It might be an understatement to say that Germans love their beer, and even more of an understatement to say they love their dogs. But when you put a dog and a beer together, it evokes a particular image that is familiar to many Americans. After all, what’s more traditional than getting together with good friends over a beer and a couple of dogs? Except in Germany, that dog may not be the “wurst.”
A dog walked into a bar
One recent evening, I met a friend at the Scotch and Sofa in Prenzlauer Berg, a once bohemian, now gentrified, upscale neighborhood in the former East Berlin. I walked in and my friend was already seated at the bar next to his beautiful dog. Well, not at the bar as in on a stool, but rather at his feet, although they are cool German dogs have limits. The dog was leashed but was in no way restricted from moving about the place. The bartender had even placed a dog dish with water by the stool. Hey, what’s a bar if you don’t have a drink — even for dogs?
This was no dive bar, either. A neighborhood establishment for years, it had the air of a cozy old-world-style bar. A few times, my friend’s dog walked around, casually greeting other guests and sometimes getting in their way. But unlike in the USA, where that would be greeted by eye rolls and shakes of the head, patrons just stopped and lovingly petted him and, when the path cleared, moved on.
Yes, in Germany, it truly is a dog’s life. Die Hunde here enjoy a greater status than perhaps any other country on the map. Dogs are welcome members of society and are invited into just about any establishment, with the primary exceptions being restaurants with an open kitchen, grocery stores, and butcher shops, one can only wonder why.
A dog’s place in German society
One can’t help but marvel at how well-behaved our four-legged friends are in Germany. Walk the streets of Berlin, for example, and many dogs will be off-leash, albeit not legally. There never seems to be any danger of pooches running away or into traffic although. They may run several feet ahead of their owners, but when they reach the crosswalk, it’s a joy to watch them stop, sit, and wait patiently for its owner to catch up. It seems more the norm rather than the rarity to see joggers in the many Berlin parks with their dogs trotting at their side.
That’s not to say every German dog is perfectly behaved. Every so often one dog will spot another and get into a shouting match. But mostly, it’s a sniff or two, an auf Wiedersehen, and then back to business as usual.
But why are dogs like this? Well, German society is known for order and structure. Germans are much more reserved than Americans, so it stands to reason their pets will follow the same pattern. In fact, some might think that German dogs are about as friendly to strangers as Germans themselves, which is to say, not very much. You won’t find many face-licking, tail-wagging dogs in Germany. Not necessarily a bad thing. It’s just that Americans, and their pups, are more open to welcoming strangers.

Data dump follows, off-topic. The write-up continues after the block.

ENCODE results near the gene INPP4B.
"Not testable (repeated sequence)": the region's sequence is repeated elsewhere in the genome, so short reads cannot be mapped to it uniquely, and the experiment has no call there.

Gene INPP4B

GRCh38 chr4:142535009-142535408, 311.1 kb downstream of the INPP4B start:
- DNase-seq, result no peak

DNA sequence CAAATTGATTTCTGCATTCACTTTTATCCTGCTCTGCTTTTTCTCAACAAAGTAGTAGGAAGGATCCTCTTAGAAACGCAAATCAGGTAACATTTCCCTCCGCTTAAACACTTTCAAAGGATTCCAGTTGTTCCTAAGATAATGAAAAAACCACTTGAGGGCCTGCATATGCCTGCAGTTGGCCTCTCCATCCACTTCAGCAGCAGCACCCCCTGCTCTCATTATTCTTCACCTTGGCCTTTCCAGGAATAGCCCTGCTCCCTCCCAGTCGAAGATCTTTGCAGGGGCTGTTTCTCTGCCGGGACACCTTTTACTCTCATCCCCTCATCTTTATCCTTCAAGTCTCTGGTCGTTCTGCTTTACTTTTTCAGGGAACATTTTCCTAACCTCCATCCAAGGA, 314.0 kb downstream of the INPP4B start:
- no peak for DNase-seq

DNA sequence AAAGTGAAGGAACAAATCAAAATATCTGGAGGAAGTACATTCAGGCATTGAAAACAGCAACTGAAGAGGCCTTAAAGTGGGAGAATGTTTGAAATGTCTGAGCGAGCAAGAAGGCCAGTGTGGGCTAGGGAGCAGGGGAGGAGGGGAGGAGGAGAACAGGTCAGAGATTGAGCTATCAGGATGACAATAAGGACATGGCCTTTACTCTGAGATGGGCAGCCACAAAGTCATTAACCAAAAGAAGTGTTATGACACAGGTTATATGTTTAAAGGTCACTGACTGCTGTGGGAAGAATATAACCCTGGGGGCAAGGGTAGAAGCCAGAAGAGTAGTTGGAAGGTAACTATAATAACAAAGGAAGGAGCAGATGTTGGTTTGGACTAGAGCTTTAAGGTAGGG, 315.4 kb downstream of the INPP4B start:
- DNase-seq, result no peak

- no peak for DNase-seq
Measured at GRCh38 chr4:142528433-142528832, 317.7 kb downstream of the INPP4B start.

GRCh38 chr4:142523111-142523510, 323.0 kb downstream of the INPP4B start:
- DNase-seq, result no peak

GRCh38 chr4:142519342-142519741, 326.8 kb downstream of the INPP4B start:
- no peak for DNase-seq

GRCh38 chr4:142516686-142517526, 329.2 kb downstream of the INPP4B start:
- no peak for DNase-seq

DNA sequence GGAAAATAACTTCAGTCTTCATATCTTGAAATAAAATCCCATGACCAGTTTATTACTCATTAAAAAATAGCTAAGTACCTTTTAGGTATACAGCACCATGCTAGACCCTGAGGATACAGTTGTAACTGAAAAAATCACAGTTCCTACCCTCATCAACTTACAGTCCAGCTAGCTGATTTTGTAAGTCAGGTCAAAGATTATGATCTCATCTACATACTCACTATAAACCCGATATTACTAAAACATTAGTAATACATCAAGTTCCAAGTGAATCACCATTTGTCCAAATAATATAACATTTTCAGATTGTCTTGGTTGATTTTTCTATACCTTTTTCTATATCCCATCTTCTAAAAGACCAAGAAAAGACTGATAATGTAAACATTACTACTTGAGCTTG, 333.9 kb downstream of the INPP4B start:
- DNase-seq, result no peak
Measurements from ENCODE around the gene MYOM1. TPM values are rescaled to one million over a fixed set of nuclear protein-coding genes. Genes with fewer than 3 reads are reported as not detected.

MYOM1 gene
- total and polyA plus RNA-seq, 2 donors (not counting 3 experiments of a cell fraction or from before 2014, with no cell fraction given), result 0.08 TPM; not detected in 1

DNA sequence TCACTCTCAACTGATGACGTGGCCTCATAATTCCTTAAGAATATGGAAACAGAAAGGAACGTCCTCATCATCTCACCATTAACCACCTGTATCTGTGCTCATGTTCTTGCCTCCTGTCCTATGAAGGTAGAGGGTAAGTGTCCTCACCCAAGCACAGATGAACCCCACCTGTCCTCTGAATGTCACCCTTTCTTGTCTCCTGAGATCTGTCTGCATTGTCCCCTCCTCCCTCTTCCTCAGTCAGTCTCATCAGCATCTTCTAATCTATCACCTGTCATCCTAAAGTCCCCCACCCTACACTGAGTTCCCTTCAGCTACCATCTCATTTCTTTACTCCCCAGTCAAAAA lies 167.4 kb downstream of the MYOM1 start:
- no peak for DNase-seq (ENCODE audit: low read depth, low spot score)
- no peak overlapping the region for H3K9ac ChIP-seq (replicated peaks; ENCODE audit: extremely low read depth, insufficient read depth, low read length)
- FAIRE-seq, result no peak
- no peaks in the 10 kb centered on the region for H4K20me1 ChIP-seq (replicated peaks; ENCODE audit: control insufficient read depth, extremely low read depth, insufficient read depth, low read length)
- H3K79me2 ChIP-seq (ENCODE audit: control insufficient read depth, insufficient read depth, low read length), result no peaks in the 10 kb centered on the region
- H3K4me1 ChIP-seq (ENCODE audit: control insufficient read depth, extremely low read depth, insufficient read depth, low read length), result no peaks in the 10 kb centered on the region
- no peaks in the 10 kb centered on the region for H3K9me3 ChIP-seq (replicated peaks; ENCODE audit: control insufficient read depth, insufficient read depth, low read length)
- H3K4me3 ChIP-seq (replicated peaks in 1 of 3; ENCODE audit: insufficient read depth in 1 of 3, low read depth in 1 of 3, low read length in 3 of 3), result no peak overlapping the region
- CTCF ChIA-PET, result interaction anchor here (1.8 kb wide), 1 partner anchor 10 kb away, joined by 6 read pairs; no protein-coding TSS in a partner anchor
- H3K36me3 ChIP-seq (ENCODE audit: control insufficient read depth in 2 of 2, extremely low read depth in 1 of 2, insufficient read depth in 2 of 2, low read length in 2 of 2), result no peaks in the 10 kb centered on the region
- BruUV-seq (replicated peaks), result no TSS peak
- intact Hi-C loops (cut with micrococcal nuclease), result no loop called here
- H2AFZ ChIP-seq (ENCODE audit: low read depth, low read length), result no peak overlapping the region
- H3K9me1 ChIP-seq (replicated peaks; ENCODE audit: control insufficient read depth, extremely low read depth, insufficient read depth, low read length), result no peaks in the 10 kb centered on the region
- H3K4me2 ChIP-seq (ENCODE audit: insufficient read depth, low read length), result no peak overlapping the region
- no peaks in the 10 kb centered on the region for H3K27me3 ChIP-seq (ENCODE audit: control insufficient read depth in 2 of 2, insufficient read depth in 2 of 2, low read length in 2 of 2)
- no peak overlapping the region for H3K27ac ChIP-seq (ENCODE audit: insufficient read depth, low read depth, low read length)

Germany's “no-kill” policy
Dogs are a very important part of daily life and, as such, are treated with respect as any family member would. As a result, you won’t find many strays and animal shelters are never overrun. Having your dog spayed or neutered is a requirement, as is having pups microchipped.
In fact, there is an annual dog tax levied to owners called a Hundesteuer, with a discounted rate for dogs adopted from a shelter. This allows Germany to maintain its no-kill policy. Additionally, some German states have passed legislation requiring dog owners to pass a written exam, called a Hundeführerschein. The exam ensures dog owners know the basics of proper dog ownership. Likewise, the dog must pass a basic behavior test, usually at a veterinarian’s office.
This policy has been enacted due to a purported rise of dog biting incidents, making many Germans unhappy about yet another tax and more bureaucracy. As is the general par for the course in Germany, people complain, then shrug, then pay. There is no question however that any tax levied goes to its intended purpose. Animal shelters in Germany are more than places for pets in need of homes. You’ll find veterinary services, a pet lost and found, and at some shelters there are pet cemeteries.
Berlin’s main animal shelter, Tierheim Berlin, is one of the largest in Europe, an area of roughly 40 acres. The futuristic-looking shelter, which was used as the setting for the government complex in the film “Aeon Flux” starring Charlize Theron, houses many types of animals including five dog kenneling quarters in a beautiful park-like setting. There’s even an old-age treatment center for elderly animals. Remember when you stayed at all those hostels traveling through Europe? You wish you had it this nice. In fact, you just might wish you had the German dog’s life.
Cesar is coming back to Europe — including Germany — in early 2017. Find out if he's coming to your city now!
In part two, Michael drops in on German pet stores to get the scoop how dogs are taken care of there. Meanwhile, let us know how dog-friendly your town is in the comments below.
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